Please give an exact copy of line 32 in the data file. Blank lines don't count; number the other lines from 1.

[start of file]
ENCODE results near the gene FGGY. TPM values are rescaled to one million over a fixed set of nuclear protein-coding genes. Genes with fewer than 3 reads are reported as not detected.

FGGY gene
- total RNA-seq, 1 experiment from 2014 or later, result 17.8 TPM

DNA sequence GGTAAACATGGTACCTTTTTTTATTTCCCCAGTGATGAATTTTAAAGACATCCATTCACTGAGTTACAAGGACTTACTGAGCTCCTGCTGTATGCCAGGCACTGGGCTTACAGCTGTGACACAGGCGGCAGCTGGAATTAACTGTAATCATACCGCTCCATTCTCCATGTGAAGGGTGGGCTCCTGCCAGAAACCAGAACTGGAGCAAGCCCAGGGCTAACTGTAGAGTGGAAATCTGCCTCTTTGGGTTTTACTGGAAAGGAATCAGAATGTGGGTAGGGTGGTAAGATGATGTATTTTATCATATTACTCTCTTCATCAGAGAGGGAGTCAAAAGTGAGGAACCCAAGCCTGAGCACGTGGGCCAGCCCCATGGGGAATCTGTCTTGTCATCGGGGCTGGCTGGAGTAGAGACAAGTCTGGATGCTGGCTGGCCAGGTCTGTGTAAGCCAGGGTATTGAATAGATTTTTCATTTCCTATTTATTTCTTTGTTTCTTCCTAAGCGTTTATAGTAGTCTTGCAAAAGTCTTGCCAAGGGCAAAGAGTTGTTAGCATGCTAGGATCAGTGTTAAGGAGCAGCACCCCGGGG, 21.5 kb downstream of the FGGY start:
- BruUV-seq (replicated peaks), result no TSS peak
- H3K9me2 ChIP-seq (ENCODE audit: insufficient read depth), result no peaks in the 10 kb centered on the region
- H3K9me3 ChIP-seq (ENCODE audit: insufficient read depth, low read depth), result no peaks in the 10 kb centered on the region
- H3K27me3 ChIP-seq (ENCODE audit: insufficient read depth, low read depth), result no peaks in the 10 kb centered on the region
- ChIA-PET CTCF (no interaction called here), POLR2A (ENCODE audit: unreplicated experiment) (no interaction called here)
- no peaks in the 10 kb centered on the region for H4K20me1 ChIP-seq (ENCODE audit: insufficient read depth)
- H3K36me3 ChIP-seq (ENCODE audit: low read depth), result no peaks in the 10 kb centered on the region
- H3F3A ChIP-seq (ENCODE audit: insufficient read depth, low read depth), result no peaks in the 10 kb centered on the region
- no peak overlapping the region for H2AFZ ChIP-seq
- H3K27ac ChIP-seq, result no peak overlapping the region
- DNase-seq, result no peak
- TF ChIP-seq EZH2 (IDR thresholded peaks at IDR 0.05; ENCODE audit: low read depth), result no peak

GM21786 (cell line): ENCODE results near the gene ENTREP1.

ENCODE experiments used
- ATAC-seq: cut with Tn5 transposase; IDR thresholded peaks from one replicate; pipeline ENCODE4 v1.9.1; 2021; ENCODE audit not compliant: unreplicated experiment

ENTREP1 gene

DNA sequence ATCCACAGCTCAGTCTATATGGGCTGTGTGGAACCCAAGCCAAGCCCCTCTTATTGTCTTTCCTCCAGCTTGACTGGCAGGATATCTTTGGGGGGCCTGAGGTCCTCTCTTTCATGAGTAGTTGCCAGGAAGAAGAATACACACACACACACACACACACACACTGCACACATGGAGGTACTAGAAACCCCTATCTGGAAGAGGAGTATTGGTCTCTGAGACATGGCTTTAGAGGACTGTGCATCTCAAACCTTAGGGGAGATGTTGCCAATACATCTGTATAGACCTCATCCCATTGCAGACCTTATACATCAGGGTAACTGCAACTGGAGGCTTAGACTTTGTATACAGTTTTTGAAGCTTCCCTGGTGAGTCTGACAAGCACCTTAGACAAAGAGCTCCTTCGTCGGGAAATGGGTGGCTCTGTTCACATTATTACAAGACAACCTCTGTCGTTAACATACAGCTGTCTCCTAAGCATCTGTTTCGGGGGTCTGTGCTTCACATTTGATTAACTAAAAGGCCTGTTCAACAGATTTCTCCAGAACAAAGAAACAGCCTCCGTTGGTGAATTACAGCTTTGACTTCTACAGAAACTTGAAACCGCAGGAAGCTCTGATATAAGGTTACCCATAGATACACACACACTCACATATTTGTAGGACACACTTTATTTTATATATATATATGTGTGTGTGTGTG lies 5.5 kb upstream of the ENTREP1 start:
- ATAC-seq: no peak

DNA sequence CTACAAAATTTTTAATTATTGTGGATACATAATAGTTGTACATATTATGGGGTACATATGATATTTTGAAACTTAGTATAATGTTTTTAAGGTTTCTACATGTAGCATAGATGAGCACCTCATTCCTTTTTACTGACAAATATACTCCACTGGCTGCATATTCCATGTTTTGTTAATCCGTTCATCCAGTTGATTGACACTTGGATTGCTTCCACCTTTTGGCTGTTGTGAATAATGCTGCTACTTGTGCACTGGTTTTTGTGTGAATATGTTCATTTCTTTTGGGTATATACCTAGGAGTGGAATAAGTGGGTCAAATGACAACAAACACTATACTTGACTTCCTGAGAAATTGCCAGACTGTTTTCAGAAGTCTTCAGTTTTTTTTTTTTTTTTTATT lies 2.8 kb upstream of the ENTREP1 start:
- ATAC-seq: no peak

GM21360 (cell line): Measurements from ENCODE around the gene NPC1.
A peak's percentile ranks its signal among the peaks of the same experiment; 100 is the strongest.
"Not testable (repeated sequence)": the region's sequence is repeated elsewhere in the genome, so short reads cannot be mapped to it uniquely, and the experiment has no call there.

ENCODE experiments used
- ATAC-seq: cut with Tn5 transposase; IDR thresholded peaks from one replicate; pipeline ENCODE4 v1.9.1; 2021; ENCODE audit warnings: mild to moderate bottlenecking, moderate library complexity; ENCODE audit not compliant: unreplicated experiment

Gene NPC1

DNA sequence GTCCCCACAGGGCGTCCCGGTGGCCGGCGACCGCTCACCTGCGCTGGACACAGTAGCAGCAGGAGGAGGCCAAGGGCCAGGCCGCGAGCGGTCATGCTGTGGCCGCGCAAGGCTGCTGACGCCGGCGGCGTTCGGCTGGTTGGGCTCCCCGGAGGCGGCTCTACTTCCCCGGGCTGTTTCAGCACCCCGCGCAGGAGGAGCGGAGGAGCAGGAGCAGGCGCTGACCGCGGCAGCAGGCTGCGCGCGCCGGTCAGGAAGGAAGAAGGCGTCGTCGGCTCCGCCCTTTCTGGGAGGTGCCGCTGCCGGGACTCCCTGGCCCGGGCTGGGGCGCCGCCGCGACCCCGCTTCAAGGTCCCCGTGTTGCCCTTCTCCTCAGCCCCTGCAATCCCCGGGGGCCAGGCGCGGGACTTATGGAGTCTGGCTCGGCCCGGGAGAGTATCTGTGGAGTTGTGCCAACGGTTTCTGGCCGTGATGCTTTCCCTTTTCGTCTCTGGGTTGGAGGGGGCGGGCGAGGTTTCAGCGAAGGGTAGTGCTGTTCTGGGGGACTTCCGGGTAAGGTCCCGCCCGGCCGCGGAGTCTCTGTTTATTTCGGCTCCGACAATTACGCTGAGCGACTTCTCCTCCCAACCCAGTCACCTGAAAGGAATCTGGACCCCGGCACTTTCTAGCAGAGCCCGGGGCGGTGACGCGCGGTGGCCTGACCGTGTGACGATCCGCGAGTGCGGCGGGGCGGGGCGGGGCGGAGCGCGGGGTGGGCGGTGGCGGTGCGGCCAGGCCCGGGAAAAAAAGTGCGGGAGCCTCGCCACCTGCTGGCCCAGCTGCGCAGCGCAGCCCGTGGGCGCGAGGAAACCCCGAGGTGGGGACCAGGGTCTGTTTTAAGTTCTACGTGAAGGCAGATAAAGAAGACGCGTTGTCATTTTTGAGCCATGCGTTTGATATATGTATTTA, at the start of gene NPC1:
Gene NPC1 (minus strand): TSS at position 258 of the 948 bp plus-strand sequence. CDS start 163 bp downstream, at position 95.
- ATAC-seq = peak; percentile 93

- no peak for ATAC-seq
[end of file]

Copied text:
Gene NPC1 (minus strand): TSS at position 258 of the 948 bp plus-strand sequence. CDS start 163 bp downstream, at position 95.